The climate platform contrast between Justin Trudeau’s Liberals and Erin O’Toole’s Conservatives can be distilled to a few key details: $170/tonne for carbon by 2030 (Liberals) vs $50/tonne and an immediate roll back to $20 from the Conservatives. In winning the leadership, O’Toole talked a lot about how a Conservative Party that doesn’t confront climate can never win. But his platform — and indeed the party’s hesitation when it comes to endorsing climate science –reveals both ambivalence and a lack of seriousness. How else to characterize a gimmick like the Personal Low Carbon Savings Account? That scheme is not policy. It’s an electoral tactic.

Beyond these top-line details, the Tories’ platform still expresses the fantasy that there’s an economic future for western Canada’s oil and gas sector, which accounts for 10% of the economy but scarcely 0.1% of all jobs in the country. The rapid acceleration of the electric vehicle market, plus a growing number of jurisdictions promising to ban internal combustion engines, suggests clearly that this sector’s days are numbered, and the heady era of $100/barrel oil will never return.

In the U.S., which is the destination for so much of our exported energy, the Biden Administration’s highly ambitious climate policies (e.g., a new plan to boost solar from 4% of generation to 40% by 2030), plus a range of other regulatory reforms targeting the American electricity sector, further doom the future of the oil patch.

Several years ago, former Bank of Canada governor Mark Carney began warning of the huge financial risk of “stranded assets” for the fossil fuel sector — essentially, large identified reserves that are accounted for on the books of these giant corporations, but will have negative value as energy markets go green. This scenario no longer seems either unlikely or especially remote. Giant institutional investors are hearing these messages and redirecting their capital.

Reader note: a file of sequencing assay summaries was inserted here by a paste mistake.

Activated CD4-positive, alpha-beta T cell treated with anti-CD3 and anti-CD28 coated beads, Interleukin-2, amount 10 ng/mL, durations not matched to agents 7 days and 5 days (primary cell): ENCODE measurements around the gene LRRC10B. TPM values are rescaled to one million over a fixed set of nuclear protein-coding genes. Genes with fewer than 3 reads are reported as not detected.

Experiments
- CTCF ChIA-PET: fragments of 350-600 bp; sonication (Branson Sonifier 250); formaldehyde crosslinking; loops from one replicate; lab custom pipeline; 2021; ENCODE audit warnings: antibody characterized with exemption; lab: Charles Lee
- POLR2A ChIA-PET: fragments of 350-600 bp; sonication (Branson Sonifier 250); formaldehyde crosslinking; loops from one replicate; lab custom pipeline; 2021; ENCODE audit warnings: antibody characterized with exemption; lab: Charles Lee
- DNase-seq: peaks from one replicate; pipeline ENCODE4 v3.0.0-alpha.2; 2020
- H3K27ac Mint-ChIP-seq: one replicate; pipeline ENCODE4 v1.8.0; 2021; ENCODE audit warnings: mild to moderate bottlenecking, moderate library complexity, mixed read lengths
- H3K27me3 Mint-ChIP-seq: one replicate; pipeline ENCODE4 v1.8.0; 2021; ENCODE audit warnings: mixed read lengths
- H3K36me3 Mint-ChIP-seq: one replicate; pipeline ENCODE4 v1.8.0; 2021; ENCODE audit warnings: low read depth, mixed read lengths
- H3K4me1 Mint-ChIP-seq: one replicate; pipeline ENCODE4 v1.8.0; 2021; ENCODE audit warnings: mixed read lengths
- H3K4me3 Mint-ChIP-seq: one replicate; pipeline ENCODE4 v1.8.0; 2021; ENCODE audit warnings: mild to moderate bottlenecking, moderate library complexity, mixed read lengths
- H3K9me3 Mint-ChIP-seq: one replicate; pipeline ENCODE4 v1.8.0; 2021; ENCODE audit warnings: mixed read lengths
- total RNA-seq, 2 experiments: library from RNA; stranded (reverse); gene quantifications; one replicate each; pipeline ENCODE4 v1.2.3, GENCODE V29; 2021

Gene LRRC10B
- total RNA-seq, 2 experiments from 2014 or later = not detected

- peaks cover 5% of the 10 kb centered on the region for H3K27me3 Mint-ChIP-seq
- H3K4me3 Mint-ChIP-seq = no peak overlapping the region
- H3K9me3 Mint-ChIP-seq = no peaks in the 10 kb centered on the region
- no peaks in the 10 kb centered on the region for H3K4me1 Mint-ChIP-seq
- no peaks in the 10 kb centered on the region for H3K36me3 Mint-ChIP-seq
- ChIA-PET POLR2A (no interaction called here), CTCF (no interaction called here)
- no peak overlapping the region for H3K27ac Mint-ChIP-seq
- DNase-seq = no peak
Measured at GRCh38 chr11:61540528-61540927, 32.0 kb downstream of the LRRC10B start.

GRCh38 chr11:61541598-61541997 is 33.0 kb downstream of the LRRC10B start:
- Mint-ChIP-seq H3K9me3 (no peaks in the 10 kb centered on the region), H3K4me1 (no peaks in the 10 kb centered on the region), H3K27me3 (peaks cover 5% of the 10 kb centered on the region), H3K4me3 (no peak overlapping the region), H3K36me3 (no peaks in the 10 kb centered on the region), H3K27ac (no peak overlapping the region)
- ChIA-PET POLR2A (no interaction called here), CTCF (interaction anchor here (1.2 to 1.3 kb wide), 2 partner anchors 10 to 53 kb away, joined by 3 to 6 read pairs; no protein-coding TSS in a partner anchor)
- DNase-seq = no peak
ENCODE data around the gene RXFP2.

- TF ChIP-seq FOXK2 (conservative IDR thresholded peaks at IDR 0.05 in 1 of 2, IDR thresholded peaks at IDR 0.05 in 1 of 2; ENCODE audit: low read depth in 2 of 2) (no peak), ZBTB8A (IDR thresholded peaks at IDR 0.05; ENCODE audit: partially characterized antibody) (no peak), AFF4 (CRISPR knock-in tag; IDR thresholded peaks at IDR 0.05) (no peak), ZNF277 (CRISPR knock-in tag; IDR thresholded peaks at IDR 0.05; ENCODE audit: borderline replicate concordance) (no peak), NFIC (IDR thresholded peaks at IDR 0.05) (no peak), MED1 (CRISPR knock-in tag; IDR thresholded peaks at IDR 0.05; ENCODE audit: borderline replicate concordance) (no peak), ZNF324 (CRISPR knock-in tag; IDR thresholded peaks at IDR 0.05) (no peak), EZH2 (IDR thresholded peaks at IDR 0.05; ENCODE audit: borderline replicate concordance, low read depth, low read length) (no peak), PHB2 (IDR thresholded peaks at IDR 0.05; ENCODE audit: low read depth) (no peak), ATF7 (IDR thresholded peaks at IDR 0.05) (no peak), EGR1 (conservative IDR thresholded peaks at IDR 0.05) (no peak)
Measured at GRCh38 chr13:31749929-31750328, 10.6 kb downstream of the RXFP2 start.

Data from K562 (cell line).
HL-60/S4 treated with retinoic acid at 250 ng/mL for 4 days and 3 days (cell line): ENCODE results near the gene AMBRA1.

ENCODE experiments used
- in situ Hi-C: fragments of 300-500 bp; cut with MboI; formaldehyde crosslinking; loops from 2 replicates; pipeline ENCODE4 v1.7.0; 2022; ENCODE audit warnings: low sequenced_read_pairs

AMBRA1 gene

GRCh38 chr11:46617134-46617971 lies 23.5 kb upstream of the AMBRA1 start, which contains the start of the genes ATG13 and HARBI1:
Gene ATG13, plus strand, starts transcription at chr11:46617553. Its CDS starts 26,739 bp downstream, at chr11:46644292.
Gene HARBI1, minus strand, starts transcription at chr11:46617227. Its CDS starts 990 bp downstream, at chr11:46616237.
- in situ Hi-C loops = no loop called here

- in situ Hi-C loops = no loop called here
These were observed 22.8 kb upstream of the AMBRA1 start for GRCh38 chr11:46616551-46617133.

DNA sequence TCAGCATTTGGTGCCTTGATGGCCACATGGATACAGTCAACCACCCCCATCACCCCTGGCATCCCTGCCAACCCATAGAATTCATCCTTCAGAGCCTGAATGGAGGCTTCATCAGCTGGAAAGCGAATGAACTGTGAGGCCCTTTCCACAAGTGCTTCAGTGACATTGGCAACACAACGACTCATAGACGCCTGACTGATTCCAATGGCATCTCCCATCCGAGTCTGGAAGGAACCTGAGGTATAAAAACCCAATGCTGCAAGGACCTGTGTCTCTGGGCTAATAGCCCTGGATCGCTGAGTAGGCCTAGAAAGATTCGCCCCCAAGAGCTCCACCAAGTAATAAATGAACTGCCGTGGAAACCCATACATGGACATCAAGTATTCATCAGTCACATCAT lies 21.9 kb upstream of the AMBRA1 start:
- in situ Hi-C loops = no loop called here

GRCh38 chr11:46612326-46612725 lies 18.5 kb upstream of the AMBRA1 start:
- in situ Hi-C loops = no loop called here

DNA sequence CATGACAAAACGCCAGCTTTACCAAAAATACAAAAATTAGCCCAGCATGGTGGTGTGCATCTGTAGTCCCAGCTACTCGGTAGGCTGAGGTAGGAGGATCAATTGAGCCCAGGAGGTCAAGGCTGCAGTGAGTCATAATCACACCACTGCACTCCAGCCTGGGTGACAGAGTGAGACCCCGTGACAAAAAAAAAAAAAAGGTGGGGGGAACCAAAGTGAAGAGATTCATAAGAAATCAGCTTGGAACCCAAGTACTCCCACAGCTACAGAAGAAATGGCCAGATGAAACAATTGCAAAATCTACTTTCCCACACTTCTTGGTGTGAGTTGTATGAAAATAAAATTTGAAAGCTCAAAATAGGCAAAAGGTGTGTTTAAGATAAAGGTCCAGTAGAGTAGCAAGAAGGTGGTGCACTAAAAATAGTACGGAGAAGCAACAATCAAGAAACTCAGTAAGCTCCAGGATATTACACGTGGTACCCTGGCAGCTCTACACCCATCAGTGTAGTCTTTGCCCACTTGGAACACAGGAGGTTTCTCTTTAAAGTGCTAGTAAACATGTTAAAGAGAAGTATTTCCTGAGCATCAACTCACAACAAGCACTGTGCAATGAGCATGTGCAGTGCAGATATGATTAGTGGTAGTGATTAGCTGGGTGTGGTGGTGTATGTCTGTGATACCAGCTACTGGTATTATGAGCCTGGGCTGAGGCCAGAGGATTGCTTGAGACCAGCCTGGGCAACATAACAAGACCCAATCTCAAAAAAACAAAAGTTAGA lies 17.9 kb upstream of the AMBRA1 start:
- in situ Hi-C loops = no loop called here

In other words, Canada faces not just the physical shocks of climate change – more mind-boggling heat waves, deadly forest fires, destructive floods, etc. – but also the imminent collapse of a non-trivial chunk of the economy, the opening chords of which have been clearly heard in Alberta and Saskatchewan in recent years.

A natural disaster plus a social and economic disaster.

One would hope that political parties and their leaders have the capacity to look beyond the next electoral cycle and consider the long-term well-being of their constituents. Sometimes, that outlook requires hard choices, and there’s nothing I can see in the Conservative platform which suggests a willingness to face the facts of 2030 or 2035.

The Liberal and NDP climate plans aren’t perfect, but there’s more in both to indicate a willingness to advance difficult reforms and large-scale investments capable of weaning Canada of its economic and social addiction to fossil fuel extraction – and, to do so before global markets move on, leaving a trail of financial devastation in their wake.

The fundamental lesson of the pandemic is that it is better to take preventative action instead of waiting in a state of denial for disaster to strike. And if it takes an irritating campaign to surface these insights about who can and can not govern through crisis, I can live with that.

photos courtesy of each party


One comment

  1. That’s the problem: if we make Trudeau pay with his job for this choice, how many of the rest of us end up getting made to pay along with him and in what cost?